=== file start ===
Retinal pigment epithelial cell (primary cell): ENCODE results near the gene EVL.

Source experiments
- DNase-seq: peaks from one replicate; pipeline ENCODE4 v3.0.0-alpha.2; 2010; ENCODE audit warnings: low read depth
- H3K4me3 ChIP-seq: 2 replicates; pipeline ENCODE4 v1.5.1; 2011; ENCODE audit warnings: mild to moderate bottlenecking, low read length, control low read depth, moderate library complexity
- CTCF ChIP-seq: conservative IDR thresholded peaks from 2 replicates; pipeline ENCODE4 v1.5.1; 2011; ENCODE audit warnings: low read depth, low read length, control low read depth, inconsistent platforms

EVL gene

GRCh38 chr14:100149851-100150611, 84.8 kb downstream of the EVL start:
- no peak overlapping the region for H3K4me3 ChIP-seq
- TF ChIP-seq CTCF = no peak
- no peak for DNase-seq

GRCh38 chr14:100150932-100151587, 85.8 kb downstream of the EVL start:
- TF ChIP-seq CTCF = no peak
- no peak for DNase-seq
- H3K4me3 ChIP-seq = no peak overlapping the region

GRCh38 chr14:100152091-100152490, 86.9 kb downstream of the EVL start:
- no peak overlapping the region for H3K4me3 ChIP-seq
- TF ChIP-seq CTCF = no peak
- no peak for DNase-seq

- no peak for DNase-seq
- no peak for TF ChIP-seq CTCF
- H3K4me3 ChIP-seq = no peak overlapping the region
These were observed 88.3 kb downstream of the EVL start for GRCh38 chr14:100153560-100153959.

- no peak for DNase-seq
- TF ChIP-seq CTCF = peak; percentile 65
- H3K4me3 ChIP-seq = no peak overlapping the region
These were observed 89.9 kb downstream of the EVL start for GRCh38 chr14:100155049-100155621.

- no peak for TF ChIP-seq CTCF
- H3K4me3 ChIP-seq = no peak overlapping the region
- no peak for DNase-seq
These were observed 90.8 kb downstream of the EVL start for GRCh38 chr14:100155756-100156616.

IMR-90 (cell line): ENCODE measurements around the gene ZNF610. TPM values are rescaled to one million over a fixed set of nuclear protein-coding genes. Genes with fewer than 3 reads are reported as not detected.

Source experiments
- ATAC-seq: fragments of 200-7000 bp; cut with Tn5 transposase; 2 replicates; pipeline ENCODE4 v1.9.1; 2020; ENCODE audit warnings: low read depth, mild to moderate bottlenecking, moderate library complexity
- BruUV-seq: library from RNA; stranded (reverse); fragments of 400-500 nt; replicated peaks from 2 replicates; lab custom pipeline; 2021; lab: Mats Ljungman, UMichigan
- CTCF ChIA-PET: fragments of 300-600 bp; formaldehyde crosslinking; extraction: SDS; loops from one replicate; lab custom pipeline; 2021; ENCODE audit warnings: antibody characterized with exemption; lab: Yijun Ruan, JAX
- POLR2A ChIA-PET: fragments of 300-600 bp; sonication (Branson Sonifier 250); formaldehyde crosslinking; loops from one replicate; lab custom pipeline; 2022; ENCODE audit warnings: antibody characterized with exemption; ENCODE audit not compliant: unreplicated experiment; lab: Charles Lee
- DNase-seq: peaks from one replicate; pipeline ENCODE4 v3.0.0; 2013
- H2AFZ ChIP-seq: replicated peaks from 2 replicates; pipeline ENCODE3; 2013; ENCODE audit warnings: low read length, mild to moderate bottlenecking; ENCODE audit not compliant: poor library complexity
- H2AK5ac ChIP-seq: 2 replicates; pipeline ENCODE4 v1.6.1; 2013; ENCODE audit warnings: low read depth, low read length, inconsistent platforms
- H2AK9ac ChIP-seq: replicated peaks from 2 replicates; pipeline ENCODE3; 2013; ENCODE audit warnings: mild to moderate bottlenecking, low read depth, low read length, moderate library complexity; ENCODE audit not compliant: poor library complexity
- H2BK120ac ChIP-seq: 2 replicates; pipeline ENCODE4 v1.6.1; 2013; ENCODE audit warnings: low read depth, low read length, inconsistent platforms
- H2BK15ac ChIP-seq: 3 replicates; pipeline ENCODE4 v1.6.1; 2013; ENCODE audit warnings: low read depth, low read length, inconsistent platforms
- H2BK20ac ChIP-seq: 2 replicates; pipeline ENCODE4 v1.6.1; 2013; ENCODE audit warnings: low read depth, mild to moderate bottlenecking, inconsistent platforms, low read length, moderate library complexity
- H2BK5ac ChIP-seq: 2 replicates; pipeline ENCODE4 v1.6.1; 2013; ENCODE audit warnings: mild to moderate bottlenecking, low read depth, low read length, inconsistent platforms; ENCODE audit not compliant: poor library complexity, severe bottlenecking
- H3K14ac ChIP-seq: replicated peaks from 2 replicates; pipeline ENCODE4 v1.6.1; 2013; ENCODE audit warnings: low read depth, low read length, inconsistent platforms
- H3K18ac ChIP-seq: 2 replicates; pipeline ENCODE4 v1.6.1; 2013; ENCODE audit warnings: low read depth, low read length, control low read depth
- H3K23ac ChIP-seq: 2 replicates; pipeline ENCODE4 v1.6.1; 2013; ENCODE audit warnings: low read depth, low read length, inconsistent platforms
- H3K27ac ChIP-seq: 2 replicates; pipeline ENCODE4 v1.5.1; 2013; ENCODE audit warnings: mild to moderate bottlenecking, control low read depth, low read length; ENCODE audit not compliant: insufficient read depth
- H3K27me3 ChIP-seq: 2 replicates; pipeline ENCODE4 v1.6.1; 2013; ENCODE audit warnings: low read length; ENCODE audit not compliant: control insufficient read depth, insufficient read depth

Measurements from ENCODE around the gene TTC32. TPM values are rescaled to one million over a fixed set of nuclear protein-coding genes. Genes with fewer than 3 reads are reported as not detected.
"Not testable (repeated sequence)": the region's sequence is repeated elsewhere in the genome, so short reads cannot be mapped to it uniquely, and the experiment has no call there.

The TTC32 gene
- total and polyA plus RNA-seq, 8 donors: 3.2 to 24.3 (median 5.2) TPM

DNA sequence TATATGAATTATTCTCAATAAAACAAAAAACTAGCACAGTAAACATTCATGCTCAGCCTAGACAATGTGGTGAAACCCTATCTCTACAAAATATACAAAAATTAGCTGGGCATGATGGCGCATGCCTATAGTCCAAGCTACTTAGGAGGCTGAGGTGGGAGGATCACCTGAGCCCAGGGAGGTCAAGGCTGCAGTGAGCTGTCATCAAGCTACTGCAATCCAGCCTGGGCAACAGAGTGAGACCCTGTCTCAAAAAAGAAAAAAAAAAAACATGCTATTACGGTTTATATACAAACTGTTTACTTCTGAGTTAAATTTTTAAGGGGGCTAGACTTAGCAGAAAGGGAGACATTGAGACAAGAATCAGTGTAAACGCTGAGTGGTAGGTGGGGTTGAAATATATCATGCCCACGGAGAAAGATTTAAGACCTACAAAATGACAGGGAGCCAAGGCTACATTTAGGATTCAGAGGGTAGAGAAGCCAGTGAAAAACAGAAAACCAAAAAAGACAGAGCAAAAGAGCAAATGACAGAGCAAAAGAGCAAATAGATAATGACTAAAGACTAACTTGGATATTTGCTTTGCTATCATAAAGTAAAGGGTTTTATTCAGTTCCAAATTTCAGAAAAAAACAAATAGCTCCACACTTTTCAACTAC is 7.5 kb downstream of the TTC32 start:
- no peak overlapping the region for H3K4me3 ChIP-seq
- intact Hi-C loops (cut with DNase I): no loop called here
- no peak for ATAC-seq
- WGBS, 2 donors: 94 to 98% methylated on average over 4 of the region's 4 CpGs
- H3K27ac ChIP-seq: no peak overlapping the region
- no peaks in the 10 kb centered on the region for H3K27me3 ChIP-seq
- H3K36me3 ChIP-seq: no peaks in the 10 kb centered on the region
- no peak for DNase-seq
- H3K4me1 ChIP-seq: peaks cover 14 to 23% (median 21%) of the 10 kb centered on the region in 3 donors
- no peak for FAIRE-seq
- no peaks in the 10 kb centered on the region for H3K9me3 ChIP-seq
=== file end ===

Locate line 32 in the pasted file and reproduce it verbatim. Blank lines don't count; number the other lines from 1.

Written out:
Source experiments